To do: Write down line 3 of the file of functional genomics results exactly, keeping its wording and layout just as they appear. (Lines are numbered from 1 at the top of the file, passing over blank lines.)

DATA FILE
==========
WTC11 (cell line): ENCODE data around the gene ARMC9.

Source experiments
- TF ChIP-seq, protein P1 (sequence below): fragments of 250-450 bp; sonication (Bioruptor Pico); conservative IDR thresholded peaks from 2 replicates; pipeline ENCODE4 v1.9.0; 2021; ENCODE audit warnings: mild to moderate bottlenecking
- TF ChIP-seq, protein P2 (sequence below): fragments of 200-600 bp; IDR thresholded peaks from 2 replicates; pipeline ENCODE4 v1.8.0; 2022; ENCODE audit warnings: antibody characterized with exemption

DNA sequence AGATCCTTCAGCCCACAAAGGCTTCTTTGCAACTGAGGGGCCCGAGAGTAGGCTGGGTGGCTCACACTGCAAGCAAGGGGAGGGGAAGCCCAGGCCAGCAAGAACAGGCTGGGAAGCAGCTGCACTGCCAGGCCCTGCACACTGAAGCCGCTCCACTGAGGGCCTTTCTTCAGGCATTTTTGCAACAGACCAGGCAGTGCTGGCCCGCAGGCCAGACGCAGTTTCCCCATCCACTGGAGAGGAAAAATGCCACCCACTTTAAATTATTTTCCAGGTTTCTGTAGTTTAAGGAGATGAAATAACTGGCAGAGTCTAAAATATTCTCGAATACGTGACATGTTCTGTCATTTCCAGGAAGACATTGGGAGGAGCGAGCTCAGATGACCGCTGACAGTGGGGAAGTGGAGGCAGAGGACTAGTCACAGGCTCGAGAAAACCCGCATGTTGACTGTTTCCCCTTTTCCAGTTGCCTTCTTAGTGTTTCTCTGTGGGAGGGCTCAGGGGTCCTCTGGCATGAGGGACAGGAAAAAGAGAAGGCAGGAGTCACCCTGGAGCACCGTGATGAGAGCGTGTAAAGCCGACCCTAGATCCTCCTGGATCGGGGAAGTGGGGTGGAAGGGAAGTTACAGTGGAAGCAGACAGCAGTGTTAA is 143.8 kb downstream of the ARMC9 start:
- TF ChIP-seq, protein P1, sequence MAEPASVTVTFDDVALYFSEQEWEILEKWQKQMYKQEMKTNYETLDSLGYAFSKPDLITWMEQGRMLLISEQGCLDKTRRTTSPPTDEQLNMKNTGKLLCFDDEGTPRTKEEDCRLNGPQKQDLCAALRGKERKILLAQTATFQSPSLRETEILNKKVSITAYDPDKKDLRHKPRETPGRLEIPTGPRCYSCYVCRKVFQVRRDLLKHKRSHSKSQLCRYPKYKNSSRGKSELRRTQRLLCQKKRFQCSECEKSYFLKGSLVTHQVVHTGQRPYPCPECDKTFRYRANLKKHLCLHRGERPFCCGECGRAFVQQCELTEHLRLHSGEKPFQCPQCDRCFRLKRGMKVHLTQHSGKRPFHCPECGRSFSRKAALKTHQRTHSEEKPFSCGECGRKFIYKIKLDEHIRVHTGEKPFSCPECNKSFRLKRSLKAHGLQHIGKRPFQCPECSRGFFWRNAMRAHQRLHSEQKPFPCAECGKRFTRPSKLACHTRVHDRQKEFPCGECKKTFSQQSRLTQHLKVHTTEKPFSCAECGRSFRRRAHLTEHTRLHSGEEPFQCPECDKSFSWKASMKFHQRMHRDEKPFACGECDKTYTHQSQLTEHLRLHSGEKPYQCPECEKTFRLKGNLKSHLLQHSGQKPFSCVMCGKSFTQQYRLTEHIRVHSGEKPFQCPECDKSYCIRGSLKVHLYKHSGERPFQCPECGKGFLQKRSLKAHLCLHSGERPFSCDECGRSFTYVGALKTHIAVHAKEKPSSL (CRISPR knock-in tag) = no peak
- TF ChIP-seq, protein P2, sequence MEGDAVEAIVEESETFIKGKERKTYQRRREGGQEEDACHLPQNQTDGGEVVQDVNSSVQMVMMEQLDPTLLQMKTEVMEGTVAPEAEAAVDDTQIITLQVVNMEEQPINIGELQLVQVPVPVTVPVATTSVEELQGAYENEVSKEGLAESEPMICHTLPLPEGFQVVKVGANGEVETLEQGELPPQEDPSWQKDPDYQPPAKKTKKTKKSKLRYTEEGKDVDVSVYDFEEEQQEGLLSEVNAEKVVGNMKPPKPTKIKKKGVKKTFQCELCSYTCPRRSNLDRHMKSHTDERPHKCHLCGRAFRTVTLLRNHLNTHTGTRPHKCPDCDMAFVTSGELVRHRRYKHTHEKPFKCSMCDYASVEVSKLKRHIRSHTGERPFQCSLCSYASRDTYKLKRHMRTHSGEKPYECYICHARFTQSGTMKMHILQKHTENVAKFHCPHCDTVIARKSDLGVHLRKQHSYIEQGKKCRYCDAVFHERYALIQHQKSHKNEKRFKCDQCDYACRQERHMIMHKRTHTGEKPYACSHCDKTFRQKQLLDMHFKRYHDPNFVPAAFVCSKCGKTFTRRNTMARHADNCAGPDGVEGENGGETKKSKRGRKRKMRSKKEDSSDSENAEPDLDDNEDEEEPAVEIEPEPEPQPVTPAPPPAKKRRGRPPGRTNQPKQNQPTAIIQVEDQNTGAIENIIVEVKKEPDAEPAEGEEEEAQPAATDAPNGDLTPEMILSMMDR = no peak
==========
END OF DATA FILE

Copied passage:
- TF ChIP-seq, protein P1 (sequence below): fragments of 250-450 bp; sonication (Bioruptor Pico); conservative IDR thresholded peaks from 2 replicates; pipeline ENCODE4 v1.9.0; 2021; ENCODE audit warnings: mild to moderate bottlenecking